For years, proponents of so-called "net neutrality" have been calling for strong regulation of broadband "on-ramps" to the Internet, like those provided by your local cable or phone companies. Rules are needed, the argument goes, to ensure that the Internet remains open and free, and to discourage broadband providers from thwarting consumer demand. That sounds good if you say it fast.This is all nonsense. Consumers DON'T have choice. The Internet CAN'T route around telecoms' dominance of the Last Mile. And in a situation of oligopoly or monopoly, "innovation" is only going to happen in ways that allow the monopolist to squeeze more cash out of their captive "customers". We're already seeing North American telecoms systematically underinvesting in capacity now, since there's more money to be made in promising "unlimited" internet and then using your deliberately-cripped networks as an excuse for extracting big data transfer fees. THAT is what will "increase consumer prices", not neutrality!
Nothing is broken that needs fixing, however. The Internet has been open and freedom-enhancing since it was spun off from a government research project in the early 1990s. Its nature as a diffuse and dynamic global network of networks defies top-down authority. Ample laws to protect consumers already exist. Furthermore, the Obama Justice Department and the European Commission both decided this year that net-neutrality regulation was unnecessary and might deter investment in next-generation Internet technology and infrastructure.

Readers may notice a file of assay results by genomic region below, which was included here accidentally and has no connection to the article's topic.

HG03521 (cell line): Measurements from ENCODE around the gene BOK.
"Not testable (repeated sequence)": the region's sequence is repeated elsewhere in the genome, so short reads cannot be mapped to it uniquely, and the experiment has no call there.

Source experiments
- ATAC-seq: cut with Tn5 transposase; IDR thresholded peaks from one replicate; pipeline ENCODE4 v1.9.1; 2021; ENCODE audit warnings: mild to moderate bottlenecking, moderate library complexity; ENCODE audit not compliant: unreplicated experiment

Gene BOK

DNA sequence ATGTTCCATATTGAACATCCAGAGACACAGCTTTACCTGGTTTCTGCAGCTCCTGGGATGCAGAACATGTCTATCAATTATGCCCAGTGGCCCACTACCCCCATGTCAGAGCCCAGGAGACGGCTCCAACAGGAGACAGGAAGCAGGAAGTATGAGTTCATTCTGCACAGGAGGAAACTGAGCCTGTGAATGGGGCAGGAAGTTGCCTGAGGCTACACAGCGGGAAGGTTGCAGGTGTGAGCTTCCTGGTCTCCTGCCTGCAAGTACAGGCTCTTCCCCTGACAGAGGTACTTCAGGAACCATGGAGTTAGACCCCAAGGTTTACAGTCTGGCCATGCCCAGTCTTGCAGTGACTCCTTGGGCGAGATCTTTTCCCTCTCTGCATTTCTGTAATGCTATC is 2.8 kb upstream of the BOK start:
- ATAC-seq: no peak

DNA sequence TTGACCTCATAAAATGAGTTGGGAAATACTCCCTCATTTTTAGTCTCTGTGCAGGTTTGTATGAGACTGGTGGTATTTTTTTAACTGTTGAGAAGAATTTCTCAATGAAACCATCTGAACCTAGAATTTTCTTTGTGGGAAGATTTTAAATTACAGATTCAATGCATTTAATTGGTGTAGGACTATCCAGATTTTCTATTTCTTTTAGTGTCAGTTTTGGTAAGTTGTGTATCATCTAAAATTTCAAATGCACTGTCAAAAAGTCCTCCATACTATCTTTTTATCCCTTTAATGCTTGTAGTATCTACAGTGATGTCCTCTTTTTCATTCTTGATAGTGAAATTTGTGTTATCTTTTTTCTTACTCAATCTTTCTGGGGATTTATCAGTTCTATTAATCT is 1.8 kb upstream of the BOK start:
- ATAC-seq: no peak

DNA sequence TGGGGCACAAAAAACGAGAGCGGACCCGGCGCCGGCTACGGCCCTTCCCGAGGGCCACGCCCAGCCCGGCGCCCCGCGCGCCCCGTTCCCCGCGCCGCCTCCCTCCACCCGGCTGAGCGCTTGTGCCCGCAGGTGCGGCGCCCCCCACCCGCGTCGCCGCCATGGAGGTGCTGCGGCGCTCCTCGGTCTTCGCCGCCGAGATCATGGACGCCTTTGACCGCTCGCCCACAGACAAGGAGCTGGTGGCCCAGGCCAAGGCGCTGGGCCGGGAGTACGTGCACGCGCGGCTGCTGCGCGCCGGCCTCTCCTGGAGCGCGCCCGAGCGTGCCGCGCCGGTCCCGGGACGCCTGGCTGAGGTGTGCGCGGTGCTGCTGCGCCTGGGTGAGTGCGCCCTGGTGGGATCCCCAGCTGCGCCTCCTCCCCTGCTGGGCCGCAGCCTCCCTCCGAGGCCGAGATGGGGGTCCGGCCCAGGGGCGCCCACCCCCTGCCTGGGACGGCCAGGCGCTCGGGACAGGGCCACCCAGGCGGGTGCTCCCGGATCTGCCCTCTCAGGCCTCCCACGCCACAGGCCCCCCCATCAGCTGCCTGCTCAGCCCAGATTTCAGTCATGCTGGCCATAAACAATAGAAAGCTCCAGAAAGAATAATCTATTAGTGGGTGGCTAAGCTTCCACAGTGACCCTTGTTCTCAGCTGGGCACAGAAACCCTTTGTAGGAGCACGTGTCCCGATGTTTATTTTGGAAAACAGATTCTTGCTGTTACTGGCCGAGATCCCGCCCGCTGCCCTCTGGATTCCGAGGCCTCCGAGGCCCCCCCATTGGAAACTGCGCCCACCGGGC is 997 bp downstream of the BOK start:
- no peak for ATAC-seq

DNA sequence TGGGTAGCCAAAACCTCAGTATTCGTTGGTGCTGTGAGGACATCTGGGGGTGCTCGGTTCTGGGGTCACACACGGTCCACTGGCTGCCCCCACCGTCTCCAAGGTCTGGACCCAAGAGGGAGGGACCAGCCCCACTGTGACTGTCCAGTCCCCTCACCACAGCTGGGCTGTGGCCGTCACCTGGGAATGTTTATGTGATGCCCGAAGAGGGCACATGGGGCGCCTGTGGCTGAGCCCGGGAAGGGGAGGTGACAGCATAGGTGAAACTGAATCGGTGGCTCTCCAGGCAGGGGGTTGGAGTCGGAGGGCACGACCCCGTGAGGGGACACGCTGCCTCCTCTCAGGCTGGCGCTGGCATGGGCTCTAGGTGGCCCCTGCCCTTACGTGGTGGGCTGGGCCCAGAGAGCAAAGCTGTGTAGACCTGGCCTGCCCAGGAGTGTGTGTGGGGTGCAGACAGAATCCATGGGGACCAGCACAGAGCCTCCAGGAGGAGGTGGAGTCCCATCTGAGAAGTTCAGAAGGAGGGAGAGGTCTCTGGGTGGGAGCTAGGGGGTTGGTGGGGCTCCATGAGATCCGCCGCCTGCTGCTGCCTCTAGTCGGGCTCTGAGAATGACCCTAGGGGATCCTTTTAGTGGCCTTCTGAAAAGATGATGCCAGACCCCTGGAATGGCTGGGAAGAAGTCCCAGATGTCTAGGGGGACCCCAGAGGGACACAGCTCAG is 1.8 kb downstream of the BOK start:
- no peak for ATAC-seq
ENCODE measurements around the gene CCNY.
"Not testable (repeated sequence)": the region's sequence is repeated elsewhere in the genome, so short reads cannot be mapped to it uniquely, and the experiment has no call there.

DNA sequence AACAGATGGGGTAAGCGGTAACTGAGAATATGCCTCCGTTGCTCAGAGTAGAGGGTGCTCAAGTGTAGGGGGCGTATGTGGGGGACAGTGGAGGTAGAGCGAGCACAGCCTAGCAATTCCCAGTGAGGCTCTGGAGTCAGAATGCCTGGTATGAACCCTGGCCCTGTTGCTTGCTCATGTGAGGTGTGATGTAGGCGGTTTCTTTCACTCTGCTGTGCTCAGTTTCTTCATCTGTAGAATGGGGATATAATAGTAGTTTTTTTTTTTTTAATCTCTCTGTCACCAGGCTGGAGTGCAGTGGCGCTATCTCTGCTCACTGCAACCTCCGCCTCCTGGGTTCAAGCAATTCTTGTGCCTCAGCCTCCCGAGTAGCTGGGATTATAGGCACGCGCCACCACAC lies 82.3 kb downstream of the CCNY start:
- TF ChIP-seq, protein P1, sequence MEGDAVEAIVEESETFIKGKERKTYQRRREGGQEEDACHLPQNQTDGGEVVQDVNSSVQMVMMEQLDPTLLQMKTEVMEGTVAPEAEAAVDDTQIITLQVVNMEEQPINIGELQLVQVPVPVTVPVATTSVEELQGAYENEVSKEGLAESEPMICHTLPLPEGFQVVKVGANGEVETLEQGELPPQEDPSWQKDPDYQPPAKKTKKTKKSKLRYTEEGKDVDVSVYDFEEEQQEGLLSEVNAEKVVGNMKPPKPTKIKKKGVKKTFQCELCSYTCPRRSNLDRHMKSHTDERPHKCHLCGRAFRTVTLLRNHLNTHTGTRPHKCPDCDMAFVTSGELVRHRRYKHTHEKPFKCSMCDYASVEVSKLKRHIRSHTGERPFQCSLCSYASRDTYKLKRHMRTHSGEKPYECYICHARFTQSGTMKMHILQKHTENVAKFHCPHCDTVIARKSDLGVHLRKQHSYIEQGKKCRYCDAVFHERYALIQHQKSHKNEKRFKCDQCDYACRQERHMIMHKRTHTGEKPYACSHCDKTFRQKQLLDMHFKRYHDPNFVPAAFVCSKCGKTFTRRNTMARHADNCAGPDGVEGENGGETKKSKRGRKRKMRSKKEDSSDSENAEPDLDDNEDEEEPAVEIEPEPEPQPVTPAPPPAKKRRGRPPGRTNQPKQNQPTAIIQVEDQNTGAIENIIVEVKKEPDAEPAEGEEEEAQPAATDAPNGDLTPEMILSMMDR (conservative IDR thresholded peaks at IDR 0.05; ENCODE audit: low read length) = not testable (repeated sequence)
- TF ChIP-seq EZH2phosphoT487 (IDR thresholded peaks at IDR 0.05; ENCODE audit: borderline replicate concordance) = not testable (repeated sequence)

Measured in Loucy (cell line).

Analysts and broadband companies of all sizes have told the FCC that new rules are likely to have the perverse effect of inhibiting capital investment, deterring innovation, raising operating costs, and ultimately increasing consumer prices. Others maintain that the new rules will kill jobs. By moving forward with Internet rules anyway, the FCC is not living up to its promise of being "data driven" in its pursuit of mandates—i.e., listening to the needs of the market.
But, as is usually the case, the only thing this guy cares about is ensuring that the wealthy stockholders of these companies can drain that much more money out of already-beleaguered middle class. Sure, that's what the Republicans and the Wall Street Journal's opinion page is all about. But you'd think they'd be a bit more subtle about it.
(Oh, and if anybody tries to start their own network, they get crushed. Witness what's happened to most of the municipal WiFi initiatives. They work quite well, until the telecoms lean on state governments to get them shut down in the name of, yes, "competition" and "innovation". It's enough to make you puke.)
This sort of thing is exactly the reason why North American internet access is becoming a tragic joke, to the point where it hurts competitiveness and productivity. And it's only going to get worse, not better, since the FCC has pretty much punted on the issue with a loophole-ridden "law" that will probably get torn to shreds by the telecoms' lawyers and various pet mouthpieces. Certainly the Obama Administration has shown that they could give a rat's ass.
Hope you enjoyed the free Internet. Because, folks, unless something changes real soon, it's goin' bye-bye.